Whether you choose to deliver instruction in a 100% asynchronous online course, an interactive video course or a blend of the two, accessibility of online materials is a requirement. So, we encourage you to utilize the best practices below for all online materials. Have a question about the accessibility of your materials? Email us at email@example.com.
Accessibility Best Practice No. 1: Use Alt Tags
What it is: Alt tags are written descriptions of what a sighted user would see when looking at an image.
Why it is mandated: Alt tags interpret image content for visually-impaired users utilizing screen reading software. Their presence makes the learning experience more equitable.
Accessibility Best Practice No. 2: Linked Words
What is it: linked, written description of the content of a link, replacing links that are listed as http://... .
Why it is mandated: linked words tell visually-impaired learners utilizing a screen reader where the link will lead them and prevents letter-by-letter reading.
Accessibility Best Practice No. 3: Mind Your Colors
What we mean: avoid organizing information by color only and avoid low-contrast color combos.
Why it is mandated: organizing information by color means that students who are colorblind cannot see the organization scheme. Using high-contrast color combinations accommodates users with visual impairments.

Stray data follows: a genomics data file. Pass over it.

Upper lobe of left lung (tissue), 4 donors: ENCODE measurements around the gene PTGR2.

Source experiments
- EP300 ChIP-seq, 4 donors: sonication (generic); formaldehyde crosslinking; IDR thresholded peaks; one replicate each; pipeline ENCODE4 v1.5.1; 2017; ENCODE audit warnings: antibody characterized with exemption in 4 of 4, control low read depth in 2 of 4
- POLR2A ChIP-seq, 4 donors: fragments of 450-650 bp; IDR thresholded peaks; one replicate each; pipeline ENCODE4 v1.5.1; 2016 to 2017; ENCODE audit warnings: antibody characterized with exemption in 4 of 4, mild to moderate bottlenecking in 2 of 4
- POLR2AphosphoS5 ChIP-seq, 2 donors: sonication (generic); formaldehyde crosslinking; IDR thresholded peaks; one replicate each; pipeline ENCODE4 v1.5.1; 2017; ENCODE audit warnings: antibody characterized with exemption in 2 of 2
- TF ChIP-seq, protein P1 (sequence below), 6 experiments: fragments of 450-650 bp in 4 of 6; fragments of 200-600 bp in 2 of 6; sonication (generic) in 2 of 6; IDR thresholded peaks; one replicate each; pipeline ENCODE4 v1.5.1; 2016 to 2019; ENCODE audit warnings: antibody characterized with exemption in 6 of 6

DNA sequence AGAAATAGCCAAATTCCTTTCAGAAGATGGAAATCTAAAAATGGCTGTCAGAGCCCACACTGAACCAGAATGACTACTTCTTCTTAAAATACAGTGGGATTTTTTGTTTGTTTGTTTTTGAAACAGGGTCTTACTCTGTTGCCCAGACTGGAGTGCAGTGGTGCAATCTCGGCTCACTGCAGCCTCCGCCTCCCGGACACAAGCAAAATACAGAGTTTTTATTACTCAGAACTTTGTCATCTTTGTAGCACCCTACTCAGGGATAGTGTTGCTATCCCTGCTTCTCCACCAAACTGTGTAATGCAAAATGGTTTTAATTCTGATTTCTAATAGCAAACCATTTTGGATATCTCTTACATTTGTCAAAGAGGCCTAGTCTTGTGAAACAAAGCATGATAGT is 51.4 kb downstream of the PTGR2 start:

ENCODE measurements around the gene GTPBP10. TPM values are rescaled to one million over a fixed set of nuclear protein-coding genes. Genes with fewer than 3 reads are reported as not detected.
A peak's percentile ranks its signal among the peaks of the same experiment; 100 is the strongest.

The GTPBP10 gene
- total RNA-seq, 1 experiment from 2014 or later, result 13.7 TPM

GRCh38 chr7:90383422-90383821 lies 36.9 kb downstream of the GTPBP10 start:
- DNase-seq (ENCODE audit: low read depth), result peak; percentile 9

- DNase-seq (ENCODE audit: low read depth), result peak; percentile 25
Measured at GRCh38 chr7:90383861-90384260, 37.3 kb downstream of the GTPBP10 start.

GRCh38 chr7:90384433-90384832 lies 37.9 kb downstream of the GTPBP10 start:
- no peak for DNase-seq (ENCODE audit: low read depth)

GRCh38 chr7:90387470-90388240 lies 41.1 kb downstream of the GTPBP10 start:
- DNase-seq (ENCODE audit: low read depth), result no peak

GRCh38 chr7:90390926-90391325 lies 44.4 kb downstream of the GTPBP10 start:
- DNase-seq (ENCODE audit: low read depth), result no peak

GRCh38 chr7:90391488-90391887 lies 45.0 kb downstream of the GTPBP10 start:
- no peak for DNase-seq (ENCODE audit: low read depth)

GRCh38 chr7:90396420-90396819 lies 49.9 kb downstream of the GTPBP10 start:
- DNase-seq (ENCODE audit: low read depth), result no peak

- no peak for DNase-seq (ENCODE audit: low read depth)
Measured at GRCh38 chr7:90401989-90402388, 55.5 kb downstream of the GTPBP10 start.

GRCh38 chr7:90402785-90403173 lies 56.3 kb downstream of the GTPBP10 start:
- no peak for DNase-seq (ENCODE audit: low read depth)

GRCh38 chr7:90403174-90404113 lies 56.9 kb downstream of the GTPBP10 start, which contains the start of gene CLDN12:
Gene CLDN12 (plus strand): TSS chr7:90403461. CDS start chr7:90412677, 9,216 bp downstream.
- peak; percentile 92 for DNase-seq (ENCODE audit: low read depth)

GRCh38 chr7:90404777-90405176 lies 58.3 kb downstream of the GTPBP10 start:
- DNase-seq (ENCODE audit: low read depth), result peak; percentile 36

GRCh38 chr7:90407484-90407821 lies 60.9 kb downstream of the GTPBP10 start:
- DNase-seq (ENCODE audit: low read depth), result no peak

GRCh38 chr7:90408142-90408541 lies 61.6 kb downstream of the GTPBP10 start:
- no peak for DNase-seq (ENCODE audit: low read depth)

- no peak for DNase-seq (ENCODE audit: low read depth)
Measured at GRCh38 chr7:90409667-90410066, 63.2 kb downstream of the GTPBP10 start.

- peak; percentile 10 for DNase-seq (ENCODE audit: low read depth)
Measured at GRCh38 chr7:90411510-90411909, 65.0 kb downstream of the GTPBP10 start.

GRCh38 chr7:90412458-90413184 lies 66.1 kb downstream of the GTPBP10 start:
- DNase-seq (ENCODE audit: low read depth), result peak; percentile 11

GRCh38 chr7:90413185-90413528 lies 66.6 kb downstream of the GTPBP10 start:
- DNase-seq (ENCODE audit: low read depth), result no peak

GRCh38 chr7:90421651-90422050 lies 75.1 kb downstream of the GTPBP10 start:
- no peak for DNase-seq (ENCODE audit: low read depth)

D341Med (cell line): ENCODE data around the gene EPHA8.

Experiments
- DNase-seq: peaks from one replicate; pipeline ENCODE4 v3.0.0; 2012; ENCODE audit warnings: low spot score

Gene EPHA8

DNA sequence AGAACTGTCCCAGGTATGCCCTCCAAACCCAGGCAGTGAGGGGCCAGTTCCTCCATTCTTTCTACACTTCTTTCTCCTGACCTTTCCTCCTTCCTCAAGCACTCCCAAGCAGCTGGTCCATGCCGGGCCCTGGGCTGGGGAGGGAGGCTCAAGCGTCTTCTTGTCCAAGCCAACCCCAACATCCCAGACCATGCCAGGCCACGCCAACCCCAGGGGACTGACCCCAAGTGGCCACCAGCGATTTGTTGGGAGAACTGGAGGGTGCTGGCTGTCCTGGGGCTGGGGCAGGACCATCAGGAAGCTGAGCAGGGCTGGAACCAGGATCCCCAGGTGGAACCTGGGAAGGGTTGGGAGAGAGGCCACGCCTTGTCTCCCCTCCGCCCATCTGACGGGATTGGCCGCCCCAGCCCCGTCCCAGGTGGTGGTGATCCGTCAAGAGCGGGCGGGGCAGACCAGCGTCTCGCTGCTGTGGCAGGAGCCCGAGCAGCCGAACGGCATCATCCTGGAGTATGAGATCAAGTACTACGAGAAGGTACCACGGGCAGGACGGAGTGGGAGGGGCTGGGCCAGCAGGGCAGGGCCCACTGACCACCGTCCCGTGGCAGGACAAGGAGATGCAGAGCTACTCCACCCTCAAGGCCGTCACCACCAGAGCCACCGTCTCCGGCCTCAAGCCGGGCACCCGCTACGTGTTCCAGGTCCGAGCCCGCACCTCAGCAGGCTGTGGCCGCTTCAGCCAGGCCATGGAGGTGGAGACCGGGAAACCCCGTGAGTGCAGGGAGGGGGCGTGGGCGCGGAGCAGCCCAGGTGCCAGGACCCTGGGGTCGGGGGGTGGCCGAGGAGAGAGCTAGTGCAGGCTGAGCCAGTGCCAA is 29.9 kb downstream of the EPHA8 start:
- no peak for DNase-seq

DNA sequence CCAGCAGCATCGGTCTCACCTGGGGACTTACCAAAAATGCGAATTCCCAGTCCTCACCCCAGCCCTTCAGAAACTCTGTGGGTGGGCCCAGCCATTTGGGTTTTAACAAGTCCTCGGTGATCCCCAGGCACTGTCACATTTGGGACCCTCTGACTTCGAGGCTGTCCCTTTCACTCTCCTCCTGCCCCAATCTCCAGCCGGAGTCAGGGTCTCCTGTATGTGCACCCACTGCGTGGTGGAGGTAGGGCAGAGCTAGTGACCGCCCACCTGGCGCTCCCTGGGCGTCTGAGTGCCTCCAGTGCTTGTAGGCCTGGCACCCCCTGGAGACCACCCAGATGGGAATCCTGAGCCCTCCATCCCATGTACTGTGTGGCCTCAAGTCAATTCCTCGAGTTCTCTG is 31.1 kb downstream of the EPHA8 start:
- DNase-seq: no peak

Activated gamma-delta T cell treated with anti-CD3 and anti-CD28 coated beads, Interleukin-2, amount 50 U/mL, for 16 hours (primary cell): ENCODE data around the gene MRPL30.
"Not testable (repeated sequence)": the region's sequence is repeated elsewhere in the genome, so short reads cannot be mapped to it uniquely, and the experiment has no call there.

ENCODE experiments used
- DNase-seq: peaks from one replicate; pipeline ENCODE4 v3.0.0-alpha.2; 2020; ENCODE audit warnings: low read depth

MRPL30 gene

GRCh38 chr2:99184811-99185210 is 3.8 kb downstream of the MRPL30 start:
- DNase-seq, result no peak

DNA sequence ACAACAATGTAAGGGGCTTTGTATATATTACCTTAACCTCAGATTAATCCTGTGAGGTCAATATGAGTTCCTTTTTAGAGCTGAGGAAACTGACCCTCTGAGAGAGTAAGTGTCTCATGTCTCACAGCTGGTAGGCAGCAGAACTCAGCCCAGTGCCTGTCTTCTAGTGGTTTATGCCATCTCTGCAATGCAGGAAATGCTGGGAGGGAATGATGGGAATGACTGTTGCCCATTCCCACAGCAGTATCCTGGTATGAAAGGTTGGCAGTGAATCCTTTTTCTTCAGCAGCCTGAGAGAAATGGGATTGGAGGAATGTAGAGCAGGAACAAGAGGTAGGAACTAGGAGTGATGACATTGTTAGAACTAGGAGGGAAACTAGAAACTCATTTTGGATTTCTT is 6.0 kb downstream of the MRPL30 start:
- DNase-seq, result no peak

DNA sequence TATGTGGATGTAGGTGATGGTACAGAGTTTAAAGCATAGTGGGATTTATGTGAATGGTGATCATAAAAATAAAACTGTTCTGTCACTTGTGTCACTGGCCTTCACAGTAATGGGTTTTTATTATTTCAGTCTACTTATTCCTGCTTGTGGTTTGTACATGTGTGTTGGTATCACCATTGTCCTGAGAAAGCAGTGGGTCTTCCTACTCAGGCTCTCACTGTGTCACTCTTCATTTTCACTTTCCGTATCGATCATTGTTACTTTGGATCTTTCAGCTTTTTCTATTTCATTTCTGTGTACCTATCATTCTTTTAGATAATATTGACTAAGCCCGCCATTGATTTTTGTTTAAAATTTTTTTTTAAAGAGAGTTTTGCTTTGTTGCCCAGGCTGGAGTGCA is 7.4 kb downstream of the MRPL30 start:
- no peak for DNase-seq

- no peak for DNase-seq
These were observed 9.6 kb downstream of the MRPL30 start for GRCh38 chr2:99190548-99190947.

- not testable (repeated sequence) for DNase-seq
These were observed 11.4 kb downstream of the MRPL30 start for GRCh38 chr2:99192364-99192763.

Accessibility Best Practice No. 4: Audio & Visual Equivalents
What we mean: provide transcripts/closed captions for audio or video with audio. For videos with text only, provide a written equivalent of the words that are seen.
Why it is mandated: to provide equivalent information to users with visual or hearing impairments.
Accessibility Best Practice No. 5: Optical Character Recognition (OCR) + Alt Tags in Documents
What we mean: make sure that documents can be read in their entirety by a screen reader.
Why it is mandated: When you scan a page, your photocopier scans it as an image. Placing that page in appropriate software ensures that each character is recognized and thus can be read by a screen reader. It’s also important to ensure that images in documents (e.g. Microsoft Word, PowerPoint, etc.) can be read by a screen reader.